WorldMoney & Business

What China’s Economy Has To Do With Record Gold Prices

Gold prices have touched new highs in recent weeks. The price of gold plays a unique role in financial markets as both a hedge against inflation and a store of wealth.

While gold has set new records on a few occasions since the onset of the COVID crisis, the recent push higher — which culminated in a new record of $2,135.40 per ounce on Dec. 4 — seems to be driven by Chinese demand, amid deep uncertainty about the economy there.

Goldman Sachs analysts note that the price of gold is underpinned by robust demand from emerging markets, telling clients to “expect persistent strong consumer demand from China and India.”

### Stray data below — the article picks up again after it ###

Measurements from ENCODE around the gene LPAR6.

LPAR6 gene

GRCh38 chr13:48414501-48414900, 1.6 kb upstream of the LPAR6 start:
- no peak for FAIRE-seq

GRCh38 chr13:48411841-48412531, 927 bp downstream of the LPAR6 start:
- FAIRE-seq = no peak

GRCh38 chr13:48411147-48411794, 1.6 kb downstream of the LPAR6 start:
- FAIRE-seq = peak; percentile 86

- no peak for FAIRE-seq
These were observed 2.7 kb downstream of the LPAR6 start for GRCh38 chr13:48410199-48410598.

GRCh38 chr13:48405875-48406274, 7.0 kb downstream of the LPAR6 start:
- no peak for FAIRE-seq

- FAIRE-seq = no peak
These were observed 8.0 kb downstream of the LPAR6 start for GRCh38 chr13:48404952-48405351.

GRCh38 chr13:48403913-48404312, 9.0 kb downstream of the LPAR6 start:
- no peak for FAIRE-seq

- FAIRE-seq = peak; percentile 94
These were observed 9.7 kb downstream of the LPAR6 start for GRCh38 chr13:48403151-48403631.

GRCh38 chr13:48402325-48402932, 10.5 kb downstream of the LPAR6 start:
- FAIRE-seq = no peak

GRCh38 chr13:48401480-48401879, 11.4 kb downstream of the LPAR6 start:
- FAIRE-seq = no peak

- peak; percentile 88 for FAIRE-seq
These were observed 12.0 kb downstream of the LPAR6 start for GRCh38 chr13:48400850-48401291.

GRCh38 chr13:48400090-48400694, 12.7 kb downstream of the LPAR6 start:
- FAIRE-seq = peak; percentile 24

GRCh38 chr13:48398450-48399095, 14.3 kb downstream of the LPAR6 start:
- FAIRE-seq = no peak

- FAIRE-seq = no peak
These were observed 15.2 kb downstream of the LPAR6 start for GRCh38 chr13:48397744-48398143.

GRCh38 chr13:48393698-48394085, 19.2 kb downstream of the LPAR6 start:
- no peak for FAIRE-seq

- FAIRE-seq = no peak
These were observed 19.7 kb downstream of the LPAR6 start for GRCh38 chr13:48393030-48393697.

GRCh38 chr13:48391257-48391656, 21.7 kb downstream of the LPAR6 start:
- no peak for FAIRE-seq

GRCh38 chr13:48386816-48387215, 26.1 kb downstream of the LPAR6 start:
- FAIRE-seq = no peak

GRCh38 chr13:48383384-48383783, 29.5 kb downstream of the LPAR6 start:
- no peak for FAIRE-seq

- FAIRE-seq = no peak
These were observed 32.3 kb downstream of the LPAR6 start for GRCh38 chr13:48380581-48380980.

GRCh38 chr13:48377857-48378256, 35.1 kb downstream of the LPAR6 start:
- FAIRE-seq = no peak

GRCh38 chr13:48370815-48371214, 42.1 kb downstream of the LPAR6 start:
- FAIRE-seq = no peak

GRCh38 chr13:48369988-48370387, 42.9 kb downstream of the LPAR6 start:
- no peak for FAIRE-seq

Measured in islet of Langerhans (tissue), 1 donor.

Reuters reported that “analysts expect Chinese demand for the safe haven metal to remain high as economic growth grinds lower in coming years and foreign investment outflows weigh on the yuan, while the property market is still looking for a bottom.”

The surge of Chinese interest in gold is another manifestation — along with efforts to prop up its sagging currency, outflows of capital, deepening deflation, and weakening sentiment — of slumping confidence about the prospects for the world’s second-largest economy under the rule of President Xi Jinping.



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